FLOAT data type
A single precision floating-point data type used in
CREATE TABLE and
ALTER TABLE statements.
In the column definition of a
CREATE TABLE statement:
Range: 1.40129846432481707e-45 .. 3.40282346638528860e+38, positive or negative
Precision: 6 to 9 significant digits, depending on usage. The number of significant digits does not depend on the position of the decimal point.
Representation: The values are stored in 4 bytes, using the IEEE 754 Single Precision Binary Floating Point format.
Conversions: Impala automatically converts
FLOAT to more precise
DOUBLE values, but not the other way around. You can use
CAST() to convert
FLOAT values to
You can use exponential notation in
FLOAT literals or when casting from
STRING, for example
1.0e6 to represent one million.
Casting an integer or floating-point
TIMESTAMP produces a
value that is
N seconds past the start of the epoch
date (January 1, 1970). By default, the result value represents a date
and time in the UTC time zone. If the setting
is in effect, the resulting
TIMESTAMP represents a
date and time in the local time zone.
Impala does not evaluate NaN (not a number) as equal to any other numeric values,
including other NaN values. For example, the following statement, which evaluates equality
between two NaN values, returns
SELECT CAST('nan' AS FLOAT)=CAST('nan' AS FLOAT);
CREATE TABLE t1 (x FLOAT);
SELECT CAST(1000.5 AS FLOAT);
Partitioning: Because fractional values of this type are not always represented precisely, when this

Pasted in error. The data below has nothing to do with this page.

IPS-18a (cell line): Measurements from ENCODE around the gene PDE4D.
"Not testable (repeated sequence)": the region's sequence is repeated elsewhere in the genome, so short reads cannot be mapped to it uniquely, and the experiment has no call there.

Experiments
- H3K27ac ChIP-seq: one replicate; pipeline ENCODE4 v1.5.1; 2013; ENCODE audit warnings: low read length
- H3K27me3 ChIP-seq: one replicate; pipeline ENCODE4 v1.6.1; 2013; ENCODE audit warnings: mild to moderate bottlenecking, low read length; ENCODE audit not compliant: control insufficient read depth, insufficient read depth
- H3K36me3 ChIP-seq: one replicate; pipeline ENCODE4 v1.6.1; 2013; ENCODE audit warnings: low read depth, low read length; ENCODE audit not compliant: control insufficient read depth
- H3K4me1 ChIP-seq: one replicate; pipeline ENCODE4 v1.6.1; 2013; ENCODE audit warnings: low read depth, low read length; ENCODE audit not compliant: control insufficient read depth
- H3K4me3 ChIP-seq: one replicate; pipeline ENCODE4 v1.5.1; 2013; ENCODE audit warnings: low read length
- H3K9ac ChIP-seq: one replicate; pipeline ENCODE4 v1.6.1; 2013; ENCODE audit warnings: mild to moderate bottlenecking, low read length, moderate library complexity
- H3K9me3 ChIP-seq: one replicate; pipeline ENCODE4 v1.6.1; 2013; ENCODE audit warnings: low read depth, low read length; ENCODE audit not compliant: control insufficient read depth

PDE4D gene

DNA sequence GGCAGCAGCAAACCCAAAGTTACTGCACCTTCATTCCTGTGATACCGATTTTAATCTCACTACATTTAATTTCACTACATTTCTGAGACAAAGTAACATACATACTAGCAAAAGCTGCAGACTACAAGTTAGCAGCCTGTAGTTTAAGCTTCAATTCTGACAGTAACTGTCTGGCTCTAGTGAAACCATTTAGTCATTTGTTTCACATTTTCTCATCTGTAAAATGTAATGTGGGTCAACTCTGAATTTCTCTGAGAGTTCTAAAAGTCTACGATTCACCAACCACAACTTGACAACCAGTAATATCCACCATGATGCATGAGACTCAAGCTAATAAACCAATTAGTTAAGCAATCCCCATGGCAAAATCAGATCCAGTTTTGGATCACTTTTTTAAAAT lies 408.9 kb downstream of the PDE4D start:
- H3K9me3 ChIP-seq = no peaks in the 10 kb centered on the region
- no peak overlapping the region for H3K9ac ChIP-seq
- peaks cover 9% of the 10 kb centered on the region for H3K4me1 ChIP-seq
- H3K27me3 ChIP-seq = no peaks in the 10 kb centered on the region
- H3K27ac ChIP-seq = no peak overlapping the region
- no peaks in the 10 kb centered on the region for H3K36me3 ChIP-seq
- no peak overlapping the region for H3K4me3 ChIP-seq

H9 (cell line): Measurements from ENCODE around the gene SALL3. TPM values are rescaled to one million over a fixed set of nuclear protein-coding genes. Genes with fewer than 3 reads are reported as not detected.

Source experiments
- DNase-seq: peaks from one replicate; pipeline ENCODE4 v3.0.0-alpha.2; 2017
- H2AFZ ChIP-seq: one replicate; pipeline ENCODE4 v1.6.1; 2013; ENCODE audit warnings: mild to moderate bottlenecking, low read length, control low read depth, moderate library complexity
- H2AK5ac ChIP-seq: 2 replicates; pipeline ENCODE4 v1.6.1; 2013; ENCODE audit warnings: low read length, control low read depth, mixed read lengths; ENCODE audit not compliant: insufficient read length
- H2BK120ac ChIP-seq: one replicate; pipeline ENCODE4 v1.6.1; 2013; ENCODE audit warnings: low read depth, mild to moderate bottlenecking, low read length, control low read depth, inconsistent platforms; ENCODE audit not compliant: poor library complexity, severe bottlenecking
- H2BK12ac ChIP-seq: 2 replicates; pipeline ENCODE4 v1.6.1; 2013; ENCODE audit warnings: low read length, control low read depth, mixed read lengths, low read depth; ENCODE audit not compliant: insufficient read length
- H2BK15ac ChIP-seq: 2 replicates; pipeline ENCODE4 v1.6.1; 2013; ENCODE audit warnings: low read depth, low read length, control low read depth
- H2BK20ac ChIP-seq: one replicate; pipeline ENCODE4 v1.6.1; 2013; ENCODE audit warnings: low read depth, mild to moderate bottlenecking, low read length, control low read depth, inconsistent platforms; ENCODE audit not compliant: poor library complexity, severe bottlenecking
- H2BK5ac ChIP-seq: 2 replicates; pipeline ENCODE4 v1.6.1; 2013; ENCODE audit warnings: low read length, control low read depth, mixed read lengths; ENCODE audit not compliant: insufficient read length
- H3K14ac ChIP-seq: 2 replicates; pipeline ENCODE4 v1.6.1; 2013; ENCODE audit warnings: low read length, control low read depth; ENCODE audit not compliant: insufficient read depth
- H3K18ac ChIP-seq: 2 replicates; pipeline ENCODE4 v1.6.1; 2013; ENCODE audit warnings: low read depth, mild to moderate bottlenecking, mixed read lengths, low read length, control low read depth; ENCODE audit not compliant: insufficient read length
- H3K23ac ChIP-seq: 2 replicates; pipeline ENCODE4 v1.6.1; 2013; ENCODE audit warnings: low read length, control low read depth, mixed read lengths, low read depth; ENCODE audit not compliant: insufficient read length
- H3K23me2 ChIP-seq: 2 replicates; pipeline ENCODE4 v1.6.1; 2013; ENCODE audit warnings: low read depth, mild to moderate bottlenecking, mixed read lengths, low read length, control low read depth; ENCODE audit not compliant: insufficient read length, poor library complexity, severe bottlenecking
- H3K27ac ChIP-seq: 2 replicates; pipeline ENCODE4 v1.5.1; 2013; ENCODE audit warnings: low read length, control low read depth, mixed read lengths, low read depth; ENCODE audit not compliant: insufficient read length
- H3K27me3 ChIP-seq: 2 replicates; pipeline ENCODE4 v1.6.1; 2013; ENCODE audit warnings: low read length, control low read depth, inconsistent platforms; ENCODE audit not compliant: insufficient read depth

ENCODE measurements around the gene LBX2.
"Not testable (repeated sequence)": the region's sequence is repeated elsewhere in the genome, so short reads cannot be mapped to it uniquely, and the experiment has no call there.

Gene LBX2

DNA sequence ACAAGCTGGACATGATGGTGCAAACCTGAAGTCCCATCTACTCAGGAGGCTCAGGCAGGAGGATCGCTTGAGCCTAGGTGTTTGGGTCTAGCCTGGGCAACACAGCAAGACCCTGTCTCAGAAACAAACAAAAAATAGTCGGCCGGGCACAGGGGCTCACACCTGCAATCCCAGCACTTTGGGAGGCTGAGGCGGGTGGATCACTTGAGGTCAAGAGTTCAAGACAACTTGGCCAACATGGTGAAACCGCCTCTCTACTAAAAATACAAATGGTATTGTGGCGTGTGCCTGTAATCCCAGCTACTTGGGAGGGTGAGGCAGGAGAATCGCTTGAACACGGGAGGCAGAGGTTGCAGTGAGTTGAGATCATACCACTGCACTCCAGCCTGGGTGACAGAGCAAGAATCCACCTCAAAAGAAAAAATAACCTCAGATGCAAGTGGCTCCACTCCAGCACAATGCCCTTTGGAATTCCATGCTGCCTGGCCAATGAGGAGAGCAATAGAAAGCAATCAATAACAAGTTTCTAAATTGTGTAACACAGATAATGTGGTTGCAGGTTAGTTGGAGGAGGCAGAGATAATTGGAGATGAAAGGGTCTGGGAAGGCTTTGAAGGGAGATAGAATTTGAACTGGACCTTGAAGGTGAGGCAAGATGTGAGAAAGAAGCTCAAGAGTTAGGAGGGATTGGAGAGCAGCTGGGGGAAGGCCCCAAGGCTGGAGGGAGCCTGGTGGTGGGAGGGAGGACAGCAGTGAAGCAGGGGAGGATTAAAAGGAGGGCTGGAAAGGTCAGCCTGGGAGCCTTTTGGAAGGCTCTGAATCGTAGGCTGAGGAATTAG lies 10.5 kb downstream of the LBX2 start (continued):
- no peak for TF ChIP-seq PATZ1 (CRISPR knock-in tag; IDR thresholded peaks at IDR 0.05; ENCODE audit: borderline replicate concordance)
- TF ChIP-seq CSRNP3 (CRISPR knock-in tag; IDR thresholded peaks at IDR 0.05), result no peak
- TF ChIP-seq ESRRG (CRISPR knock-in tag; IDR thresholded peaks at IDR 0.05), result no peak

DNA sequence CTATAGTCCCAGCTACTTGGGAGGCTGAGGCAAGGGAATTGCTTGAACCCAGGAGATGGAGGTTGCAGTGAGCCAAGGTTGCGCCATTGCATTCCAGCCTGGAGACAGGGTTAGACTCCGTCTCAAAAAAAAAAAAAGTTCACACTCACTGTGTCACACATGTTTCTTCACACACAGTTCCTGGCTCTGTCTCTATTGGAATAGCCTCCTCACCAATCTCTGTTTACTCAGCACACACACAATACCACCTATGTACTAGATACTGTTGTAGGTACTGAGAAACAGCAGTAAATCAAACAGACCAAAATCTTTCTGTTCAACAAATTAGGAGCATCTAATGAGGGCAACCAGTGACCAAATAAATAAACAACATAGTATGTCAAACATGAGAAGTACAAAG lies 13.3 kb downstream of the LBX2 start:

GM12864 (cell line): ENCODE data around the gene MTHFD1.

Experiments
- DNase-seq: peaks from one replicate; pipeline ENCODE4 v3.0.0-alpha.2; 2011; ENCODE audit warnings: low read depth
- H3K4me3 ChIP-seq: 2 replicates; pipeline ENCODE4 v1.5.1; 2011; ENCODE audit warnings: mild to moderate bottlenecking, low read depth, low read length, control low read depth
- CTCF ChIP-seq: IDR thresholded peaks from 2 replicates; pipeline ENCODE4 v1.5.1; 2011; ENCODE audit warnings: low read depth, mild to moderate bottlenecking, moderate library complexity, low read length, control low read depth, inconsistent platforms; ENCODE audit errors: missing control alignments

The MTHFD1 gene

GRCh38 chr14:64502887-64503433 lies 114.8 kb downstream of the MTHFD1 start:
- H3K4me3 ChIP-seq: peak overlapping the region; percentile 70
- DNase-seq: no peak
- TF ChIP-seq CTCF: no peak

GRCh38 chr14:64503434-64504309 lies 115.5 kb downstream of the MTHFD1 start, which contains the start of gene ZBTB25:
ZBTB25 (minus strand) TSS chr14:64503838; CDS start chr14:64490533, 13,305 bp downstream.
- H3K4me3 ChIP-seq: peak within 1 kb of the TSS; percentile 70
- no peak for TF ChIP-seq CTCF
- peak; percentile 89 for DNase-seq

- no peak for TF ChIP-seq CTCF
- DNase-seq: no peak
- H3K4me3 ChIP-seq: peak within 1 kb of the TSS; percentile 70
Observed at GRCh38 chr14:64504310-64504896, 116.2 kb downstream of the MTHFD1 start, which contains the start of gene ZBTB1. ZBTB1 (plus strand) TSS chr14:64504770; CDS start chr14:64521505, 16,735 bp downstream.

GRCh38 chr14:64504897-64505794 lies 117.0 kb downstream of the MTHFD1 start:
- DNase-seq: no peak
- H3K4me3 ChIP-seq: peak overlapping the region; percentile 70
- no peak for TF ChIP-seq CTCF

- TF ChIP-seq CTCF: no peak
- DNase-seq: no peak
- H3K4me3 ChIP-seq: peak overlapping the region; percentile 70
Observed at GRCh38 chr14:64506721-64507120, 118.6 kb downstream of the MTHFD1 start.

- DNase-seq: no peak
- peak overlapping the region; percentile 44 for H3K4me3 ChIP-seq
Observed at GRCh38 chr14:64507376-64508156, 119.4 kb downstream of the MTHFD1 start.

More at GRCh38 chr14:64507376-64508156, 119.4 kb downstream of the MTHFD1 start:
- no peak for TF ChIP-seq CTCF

type is used for a partition key column, the underlying HDFS directories might not be named exactly as you
expect. Prefer to partition on a
DECIMAL column instead.
HBase considerations: This data type is fully compatible with HBase tables.
Parquet considerations: This type is fully compatible with Parquet tables.
Text table considerations: Values of this type are potentially larger in text tables than in tables using Parquet or other binary formats.
Internal details: Represented in memory as a 4-byte value.
Column statistics considerations: Because this type has a fixed size, the maximum and average size
fields are always filled in for column statistics, even before you run the
Due to the way arithmetic on
DOUBLE columns uses
high-performance hardware instructions, and distributed queries can perform these operations in different
order for each query, results can vary slightly for aggregate function calls such as
DOUBLE columns, particularly on
large data sets where millions or billions of values are summed or averaged. For perfect consistency and
repeatability, use the
DECIMAL data type for such operations instead of
The inability to exactly represent certain floating-point values means that
DECIMAL is sometimes a better choice than
FLOAT when precision is critical, particularly when
transferring data from other database systems that use different representations
or file formats.
Currently, the data types
DOUBLE cannot be used for primary key columns
in Kudu tables.